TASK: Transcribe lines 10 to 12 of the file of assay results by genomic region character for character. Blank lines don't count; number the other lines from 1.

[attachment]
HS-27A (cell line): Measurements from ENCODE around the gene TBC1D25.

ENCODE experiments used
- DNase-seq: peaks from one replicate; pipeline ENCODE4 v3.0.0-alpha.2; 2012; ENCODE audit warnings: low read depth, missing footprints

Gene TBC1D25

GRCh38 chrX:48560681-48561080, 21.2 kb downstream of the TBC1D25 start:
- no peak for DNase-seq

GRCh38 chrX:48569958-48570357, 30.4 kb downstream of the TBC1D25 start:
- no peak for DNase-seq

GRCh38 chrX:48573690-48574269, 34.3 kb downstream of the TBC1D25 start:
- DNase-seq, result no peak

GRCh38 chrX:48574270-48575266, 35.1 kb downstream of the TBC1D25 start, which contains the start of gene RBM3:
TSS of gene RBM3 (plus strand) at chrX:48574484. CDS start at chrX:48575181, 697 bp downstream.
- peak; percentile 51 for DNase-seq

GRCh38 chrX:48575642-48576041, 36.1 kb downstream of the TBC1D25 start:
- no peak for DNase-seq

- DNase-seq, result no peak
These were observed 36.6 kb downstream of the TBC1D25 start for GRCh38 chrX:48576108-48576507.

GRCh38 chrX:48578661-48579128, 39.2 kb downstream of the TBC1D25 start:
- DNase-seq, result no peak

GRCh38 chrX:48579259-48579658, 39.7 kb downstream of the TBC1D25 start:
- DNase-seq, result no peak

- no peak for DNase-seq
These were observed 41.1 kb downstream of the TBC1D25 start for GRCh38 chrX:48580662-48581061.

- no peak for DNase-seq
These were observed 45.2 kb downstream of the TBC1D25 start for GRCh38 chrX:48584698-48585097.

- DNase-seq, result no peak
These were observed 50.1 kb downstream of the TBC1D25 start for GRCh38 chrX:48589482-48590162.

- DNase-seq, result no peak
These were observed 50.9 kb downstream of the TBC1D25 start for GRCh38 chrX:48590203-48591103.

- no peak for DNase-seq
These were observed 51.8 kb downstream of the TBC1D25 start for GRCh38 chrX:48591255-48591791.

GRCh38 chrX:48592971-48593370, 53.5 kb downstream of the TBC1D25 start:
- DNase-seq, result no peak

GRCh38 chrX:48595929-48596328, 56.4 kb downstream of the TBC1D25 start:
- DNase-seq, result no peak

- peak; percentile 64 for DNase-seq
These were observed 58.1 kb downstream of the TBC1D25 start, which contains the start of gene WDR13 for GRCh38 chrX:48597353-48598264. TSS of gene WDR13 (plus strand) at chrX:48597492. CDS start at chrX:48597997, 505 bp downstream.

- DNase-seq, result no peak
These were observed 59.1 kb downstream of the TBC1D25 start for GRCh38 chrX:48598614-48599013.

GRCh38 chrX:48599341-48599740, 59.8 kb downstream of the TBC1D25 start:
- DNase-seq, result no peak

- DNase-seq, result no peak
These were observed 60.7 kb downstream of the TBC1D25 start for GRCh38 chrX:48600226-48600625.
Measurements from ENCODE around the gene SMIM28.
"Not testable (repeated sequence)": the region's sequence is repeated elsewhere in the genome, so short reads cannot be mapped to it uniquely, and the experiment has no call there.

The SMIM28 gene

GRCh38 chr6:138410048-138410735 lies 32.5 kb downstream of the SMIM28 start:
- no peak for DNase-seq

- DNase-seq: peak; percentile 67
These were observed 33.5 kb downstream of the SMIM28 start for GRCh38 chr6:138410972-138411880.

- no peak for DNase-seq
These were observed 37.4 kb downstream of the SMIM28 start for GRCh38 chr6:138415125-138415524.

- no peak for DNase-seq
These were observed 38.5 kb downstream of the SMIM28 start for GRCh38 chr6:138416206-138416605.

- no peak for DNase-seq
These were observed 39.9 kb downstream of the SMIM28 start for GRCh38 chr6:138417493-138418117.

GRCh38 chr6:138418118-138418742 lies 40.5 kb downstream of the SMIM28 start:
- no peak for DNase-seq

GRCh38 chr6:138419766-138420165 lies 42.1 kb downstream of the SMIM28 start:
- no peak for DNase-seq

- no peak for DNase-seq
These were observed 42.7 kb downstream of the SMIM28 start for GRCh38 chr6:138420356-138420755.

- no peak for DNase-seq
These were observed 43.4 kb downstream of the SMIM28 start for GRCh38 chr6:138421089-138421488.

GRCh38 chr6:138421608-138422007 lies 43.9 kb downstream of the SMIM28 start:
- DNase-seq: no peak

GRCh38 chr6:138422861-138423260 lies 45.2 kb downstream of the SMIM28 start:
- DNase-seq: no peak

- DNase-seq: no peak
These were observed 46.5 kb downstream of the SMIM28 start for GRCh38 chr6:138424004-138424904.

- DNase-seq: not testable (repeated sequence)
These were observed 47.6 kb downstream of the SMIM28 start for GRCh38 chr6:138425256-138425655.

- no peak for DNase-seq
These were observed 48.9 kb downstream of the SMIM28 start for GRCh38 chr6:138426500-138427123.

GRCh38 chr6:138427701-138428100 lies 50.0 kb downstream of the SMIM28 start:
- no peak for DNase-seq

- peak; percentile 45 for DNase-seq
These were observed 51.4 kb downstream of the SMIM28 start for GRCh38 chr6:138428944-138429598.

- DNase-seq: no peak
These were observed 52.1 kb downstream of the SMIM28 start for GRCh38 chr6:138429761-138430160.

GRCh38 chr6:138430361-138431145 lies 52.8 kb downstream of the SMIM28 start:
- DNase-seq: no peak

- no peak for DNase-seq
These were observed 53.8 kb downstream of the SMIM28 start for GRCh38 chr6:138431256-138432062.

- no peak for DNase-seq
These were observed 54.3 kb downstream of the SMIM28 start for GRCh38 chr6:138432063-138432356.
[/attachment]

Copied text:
- DNase-seq, result no peak

GRCh38 chrX:48574270-48575266, 35.1 kb downstream of the TBC1D25 start, which contains the start of gene RBM3:
TSS of gene RBM3 (plus strand) at chrX:48574484. CDS start at chrX:48575181, 697 bp downstream.